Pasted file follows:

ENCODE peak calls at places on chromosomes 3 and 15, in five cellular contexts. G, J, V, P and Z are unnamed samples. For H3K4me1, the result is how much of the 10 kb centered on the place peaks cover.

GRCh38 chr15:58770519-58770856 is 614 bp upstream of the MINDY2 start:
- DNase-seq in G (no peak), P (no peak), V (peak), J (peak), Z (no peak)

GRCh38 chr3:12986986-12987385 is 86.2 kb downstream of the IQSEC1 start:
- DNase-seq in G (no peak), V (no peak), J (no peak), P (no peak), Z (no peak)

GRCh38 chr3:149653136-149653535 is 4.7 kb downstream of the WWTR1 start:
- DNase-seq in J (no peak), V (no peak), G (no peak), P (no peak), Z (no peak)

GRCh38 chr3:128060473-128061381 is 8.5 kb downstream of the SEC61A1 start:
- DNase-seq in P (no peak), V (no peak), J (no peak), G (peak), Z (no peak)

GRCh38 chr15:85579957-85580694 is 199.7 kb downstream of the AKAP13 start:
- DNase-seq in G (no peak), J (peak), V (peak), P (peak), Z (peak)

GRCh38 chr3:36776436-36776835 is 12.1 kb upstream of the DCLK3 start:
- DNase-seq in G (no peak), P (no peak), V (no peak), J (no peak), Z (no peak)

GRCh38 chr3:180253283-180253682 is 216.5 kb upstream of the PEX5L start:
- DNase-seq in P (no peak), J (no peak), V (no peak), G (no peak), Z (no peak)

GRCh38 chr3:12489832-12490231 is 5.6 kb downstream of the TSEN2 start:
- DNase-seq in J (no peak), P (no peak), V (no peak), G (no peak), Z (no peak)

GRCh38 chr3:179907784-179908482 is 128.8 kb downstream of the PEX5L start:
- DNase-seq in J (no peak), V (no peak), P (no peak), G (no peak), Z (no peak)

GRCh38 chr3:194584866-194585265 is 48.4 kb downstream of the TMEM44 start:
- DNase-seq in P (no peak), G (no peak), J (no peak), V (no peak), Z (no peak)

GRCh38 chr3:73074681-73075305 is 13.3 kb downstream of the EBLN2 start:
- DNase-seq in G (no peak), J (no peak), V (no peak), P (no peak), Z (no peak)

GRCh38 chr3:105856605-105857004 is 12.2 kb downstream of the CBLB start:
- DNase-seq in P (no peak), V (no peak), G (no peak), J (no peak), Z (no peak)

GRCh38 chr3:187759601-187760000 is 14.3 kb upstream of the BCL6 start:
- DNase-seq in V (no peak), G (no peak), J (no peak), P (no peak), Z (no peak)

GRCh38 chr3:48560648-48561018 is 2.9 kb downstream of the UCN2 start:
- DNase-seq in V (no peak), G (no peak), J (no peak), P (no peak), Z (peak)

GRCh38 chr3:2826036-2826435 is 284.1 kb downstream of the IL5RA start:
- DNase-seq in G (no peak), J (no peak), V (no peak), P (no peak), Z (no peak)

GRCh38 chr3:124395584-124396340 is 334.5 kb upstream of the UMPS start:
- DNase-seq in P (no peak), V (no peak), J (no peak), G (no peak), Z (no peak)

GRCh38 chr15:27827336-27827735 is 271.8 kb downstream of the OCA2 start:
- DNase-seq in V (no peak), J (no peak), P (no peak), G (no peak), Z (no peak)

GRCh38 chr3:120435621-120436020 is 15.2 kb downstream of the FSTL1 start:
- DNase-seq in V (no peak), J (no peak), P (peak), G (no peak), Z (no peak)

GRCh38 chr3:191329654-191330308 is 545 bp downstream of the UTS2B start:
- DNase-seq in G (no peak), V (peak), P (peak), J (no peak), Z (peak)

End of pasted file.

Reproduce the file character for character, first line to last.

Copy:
ENCODE peak calls at places on chromosomes 3 and 15, in five cellular contexts. G, J, V, P and Z are unnamed samples. For H3K4me1, the result is how much of the 10 kb centered on the place peaks cover.

GRCh38 chr15:58770519-58770856 is 614 bp upstream of the MINDY2 start:
- DNase-seq in G (no peak), P (no peak), V (peak), J (peak), Z (no peak)

GRCh38 chr3:12986986-12987385 is 86.2 kb downstream of the IQSEC1 start:
- DNase-seq in G (no peak), V (no peak), J (no peak), P (no peak), Z (no peak)

GRCh38 chr3:149653136-149653535 is 4.7 kb downstream of the WWTR1 start:
- DNase-seq in J (no peak), V (no peak), G (no peak), P (no peak), Z (no peak)

GRCh38 chr3:128060473-128061381 is 8.5 kb downstream of the SEC61A1 start:
- DNase-seq in P (no peak), V (no peak), J (no peak), G (peak), Z (no peak)

GRCh38 chr15:85579957-85580694 is 199.7 kb downstream of the AKAP13 start:
- DNase-seq in G (no peak), J (peak), V (peak), P (peak), Z (peak)

GRCh38 chr3:36776436-36776835 is 12.1 kb upstream of the DCLK3 start:
- DNase-seq in G (no peak), P (no peak), V (no peak), J (no peak), Z (no peak)

GRCh38 chr3:180253283-180253682 is 216.5 kb upstream of the PEX5L start:
- DNase-seq in P (no peak), J (no peak), V (no peak), G (no peak), Z (no peak)

GRCh38 chr3:12489832-12490231 is 5.6 kb downstream of the TSEN2 start:
- DNase-seq in J (no peak), P (no peak), V (no peak), G (no peak), Z (no peak)

GRCh38 chr3:179907784-179908482 is 128.8 kb downstream of the PEX5L start:
- DNase-seq in J (no peak), V (no peak), P (no peak), G (no peak), Z (no peak)

GRCh38 chr3:194584866-194585265 is 48.4 kb downstream of the TMEM44 start:
- DNase-seq in P (no peak), G (no peak), J (no peak), V (no peak), Z (no peak)

GRCh38 chr3:73074681-73075305 is 13.3 kb downstream of the EBLN2 start:
- DNase-seq in G (no peak), J (no peak), V (no peak), P (no peak), Z (no peak)

GRCh38 chr3:105856605-105857004 is 12.2 kb downstream of the CBLB start:
- DNase-seq in P (no peak), V (no peak), G (no peak), J (no peak), Z (no peak)

GRCh38 chr3:187759601-187760000 is 14.3 kb upstream of the BCL6 start:
- DNase-seq in V (no peak), G (no peak), J (no peak), P (no peak), Z (no peak)

GRCh38 chr3:48560648-48561018 is 2.9 kb downstream of the UCN2 start:
- DNase-seq in V (no peak), G (no peak), J (no peak), P (no peak), Z (peak)

GRCh38 chr3:2826036-2826435 is 284.1 kb downstream of the IL5RA start:
- DNase-seq in G (no peak), J (no peak), V (no peak), P (no peak), Z (no peak)

GRCh38 chr3:124395584-124396340 is 334.5 kb upstream of the UMPS start:
- DNase-seq in P (no peak), V (no peak), J (no peak), G (no peak), Z (no peak)

GRCh38 chr15:27827336-27827735 is 271.8 kb downstream of the OCA2 start:
- DNase-seq in V (no peak), J (no peak), P (no peak), G (no peak), Z (no peak)

GRCh38 chr3:120435621-120436020 is 15.2 kb downstream of the FSTL1 start:
- DNase-seq in V (no peak), J (no peak), P (peak), G (no peak), Z (no peak)

GRCh38 chr3:191329654-191330308 is 545 bp downstream of the UTS2B start:
- DNase-seq in G (no peak), V (peak), P (peak), J (no peak), Z (peak)